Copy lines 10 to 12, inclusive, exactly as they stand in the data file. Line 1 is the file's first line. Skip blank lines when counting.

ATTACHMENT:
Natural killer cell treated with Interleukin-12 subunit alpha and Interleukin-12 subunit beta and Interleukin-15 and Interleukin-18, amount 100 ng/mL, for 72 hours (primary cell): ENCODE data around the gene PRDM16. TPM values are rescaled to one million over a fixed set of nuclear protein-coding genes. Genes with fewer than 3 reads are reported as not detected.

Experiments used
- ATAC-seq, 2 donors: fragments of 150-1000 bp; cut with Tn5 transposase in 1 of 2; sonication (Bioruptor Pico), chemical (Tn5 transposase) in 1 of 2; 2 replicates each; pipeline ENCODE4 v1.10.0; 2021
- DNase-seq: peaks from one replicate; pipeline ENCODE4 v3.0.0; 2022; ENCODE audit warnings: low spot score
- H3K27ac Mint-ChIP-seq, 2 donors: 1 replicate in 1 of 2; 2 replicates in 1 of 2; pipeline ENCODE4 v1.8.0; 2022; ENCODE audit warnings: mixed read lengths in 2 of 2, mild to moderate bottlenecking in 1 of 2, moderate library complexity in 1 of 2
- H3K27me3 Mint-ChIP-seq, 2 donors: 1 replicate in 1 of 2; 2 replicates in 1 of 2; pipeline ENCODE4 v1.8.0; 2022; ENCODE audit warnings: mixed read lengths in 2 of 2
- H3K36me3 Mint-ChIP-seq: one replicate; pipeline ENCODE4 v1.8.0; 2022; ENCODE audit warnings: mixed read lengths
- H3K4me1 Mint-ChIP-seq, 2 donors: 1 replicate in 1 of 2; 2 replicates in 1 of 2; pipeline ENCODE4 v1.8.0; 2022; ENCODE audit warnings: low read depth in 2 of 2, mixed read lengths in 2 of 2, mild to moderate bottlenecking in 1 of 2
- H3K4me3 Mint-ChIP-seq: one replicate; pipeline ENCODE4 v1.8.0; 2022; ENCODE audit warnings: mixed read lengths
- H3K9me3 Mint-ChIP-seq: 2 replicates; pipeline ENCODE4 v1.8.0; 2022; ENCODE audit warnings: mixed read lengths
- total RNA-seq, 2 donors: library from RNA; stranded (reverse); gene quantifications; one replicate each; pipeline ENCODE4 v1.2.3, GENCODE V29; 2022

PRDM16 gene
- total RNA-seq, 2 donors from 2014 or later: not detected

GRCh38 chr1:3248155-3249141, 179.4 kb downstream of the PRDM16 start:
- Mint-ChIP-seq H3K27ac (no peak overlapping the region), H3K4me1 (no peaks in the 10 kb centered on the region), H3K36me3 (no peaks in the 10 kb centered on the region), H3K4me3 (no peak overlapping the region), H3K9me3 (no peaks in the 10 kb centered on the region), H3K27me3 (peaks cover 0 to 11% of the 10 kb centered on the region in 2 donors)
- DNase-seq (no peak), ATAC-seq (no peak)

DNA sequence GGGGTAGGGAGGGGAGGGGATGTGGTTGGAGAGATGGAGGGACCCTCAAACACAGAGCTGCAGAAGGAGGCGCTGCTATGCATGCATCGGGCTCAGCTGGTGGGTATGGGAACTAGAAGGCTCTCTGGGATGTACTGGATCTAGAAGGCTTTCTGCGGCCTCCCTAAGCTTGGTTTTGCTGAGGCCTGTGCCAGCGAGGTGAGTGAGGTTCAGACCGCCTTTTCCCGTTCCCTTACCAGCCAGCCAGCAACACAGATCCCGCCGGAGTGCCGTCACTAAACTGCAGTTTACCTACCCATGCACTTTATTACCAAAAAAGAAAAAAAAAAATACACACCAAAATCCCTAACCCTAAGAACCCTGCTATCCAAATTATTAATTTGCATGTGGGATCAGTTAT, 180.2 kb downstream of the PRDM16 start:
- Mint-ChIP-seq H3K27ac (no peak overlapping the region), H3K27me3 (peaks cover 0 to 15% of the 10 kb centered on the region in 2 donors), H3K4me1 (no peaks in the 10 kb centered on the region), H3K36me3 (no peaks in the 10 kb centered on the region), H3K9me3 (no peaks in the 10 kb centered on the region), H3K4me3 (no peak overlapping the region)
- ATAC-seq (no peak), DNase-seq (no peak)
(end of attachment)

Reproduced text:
- H3K9me3 Mint-ChIP-seq: 2 replicates; pipeline ENCODE4 v1.8.0; 2022; ENCODE audit warnings: mixed read lengths
- total RNA-seq, 2 donors: library from RNA; stranded (reverse); gene quantifications; one replicate each; pipeline ENCODE4 v1.2.3, GENCODE V29; 2022

PRDM16 gene